One early morning at Sun Plaza, a young woman asked Mr Seah: “Why are you here everyday?”
Mr Seah chuckled. “Then why are you here everyday?”
“I’m here for work!”, the woman replied, somewhat incredulously.
The man raised his brows. “So what do you think I’m doing here?”
For 13 years, no one took his place. Four days every week, Mr Seah arrives at his usual spot outside Sembawang MRT Station. There, on his wheelchair, he waits for the morning rush.
A rush, indeed. Hoards and hoards of able-bodied people, fit, fast, and ready for the future. Many pass him by without a second look. Some slow down, others stare. Few people stop to buy his goods – 3 packets of tissue for a dollar.
The man won’t be selling tissue now if the accident didn’t happen, more than 20 years ago.
Mr Seah was only 39 when a huge, 1.5-ton machine crushed his body. The machine would have fallen on his head and killed him instantly, if not for friends who shouted out nearby.
Illiterate and paralysed, Mr Seah nearly died from an overdose of thirty sleeping pills. He recovered with a fierce determination to survive on his own.
“Why do pigs die? Because humans feed them! Humans do everything for them. They’ve lost their ability to survive.”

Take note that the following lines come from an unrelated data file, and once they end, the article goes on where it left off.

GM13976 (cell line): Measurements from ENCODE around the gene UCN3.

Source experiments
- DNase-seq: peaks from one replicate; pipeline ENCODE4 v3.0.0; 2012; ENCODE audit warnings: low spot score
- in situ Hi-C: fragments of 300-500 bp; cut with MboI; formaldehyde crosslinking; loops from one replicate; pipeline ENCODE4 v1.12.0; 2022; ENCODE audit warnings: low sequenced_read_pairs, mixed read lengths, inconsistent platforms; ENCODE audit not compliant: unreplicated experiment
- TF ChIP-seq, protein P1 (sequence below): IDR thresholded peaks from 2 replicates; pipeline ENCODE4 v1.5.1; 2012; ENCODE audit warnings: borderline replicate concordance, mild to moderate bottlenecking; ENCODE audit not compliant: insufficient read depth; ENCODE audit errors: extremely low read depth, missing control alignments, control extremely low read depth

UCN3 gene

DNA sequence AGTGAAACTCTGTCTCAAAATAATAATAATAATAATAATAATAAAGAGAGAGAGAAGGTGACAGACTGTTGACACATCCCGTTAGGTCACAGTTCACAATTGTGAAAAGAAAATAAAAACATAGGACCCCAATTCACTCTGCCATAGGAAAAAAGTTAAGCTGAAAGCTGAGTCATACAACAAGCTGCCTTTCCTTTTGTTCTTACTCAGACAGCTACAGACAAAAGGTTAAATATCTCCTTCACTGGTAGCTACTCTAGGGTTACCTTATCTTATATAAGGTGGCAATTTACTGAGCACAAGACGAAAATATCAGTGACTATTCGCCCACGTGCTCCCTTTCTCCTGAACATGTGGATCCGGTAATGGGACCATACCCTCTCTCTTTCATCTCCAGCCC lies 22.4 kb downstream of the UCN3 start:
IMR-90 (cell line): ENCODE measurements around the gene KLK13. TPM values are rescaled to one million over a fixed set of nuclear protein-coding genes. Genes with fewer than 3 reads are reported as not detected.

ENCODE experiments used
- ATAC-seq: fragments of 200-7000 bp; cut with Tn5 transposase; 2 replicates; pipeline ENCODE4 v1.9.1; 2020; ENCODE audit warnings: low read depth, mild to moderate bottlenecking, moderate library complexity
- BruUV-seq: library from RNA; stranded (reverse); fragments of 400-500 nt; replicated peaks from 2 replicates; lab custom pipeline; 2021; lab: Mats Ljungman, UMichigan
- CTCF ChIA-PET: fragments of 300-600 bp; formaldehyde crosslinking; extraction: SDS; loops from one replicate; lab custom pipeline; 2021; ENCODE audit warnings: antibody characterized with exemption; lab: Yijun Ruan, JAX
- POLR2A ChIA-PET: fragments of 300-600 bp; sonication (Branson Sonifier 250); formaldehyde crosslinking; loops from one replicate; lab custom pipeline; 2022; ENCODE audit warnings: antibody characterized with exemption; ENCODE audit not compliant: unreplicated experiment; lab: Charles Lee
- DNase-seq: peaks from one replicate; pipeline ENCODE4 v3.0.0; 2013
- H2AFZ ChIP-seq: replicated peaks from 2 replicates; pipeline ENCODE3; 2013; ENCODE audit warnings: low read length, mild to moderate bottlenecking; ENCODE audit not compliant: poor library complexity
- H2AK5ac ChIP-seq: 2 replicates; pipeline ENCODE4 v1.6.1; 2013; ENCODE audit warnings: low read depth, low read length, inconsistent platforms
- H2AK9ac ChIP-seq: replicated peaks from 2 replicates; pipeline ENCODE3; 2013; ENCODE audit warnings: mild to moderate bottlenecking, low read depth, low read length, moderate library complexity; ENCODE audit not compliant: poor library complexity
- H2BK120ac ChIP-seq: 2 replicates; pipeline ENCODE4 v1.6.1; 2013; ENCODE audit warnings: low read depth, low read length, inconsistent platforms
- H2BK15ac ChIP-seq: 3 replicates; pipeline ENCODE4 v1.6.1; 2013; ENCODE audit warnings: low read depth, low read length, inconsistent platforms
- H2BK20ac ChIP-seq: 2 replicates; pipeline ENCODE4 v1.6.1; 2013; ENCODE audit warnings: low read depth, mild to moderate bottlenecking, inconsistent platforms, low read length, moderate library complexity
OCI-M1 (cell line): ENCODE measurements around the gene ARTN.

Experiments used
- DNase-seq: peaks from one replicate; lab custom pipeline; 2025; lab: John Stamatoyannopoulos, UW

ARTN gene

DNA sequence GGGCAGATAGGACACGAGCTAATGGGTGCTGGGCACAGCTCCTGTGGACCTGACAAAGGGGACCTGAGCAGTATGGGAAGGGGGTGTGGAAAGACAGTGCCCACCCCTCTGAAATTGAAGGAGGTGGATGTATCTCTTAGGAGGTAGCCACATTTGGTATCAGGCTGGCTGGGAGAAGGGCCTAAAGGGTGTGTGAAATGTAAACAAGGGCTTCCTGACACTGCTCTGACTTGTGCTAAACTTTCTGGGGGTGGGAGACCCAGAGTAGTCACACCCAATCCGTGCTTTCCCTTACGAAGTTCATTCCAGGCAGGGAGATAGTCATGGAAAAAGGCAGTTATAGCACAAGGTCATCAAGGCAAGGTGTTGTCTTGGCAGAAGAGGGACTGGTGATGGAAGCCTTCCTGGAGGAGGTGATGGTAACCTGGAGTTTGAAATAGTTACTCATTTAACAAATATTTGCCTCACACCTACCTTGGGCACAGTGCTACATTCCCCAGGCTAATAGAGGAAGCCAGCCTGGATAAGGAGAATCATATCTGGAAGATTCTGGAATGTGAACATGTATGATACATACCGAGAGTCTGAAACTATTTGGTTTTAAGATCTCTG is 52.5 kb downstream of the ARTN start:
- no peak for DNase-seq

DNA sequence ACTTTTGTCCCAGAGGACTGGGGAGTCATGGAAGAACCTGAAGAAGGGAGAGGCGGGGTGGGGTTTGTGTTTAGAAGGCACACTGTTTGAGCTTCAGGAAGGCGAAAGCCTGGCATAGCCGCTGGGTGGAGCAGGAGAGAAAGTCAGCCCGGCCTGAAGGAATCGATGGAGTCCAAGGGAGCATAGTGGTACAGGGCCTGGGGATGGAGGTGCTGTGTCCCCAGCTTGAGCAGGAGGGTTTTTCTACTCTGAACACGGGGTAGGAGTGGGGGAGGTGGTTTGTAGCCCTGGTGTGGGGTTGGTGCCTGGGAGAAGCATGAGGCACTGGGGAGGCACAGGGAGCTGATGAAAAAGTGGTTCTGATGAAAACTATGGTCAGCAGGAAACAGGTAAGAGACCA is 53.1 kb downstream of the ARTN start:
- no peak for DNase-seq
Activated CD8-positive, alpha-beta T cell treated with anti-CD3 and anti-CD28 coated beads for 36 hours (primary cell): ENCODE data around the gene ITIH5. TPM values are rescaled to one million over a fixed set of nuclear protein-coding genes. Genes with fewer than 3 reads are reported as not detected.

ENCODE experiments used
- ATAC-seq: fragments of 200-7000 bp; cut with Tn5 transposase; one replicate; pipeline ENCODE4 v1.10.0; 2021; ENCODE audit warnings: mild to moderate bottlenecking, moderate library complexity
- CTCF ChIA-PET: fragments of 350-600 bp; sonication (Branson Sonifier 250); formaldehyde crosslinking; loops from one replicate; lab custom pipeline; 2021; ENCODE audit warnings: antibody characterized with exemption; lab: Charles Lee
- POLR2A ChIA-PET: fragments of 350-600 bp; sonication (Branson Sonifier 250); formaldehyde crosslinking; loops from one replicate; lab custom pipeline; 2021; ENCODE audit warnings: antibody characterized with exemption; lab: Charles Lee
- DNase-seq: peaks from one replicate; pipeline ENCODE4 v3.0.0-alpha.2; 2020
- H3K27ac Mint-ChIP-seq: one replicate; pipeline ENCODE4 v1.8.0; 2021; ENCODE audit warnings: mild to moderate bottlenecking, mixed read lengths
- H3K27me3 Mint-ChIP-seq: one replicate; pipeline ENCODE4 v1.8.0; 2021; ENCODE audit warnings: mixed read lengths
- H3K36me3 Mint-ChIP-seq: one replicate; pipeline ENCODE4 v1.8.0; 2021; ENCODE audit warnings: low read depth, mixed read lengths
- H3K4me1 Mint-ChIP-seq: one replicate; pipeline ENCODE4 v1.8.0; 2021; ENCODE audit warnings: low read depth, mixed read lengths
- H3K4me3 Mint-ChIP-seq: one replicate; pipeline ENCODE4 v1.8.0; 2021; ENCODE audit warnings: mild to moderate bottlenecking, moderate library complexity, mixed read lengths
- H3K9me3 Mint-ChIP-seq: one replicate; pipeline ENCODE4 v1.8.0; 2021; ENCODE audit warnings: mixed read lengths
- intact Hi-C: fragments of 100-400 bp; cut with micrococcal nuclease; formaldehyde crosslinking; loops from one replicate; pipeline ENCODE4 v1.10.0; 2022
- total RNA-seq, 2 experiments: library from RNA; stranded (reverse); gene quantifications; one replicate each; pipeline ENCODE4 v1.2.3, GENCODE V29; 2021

Mr Seah earns a meagre income from his sales. On good days, he may get twenty to thirty dollars. On lousy days, he’ll be lucky to have a dollar in his pocket. People stare at him wondering if he’s a fake, and one even through the tissue packets onto his face. But there are also kind people who greet him every morning, and stuff a dollar, five dollars, ten dollars into his hands without taking anything in return.
“There are lots of bad people, but lots of good people, too.”
Mr Seah never blamed anyone, or asked for help from others. He learned to clean himself, cook for himself, and do his own housework. Despite being handicapped, he frequently helps his elderly neighbours to repair their wheelchairs.
“I’m still young”, Mr Seah beamed. “I’m only 62!”
He refused to think too far ahead. Strolling among the lush pots of pomegranate he planted himself, Mr Seah understands exactly how unpredictable life can be.
“I can’t read, and I can’t write. But I can talk to you today. Maybe tomorrow, my heart stops beating, but why think so far? No joy! Take it easy. One day at a time.”
He leaned back on his wheelchair and smiled.
“I’m very happy now. I am independent, and I am alive. This is enough for me.”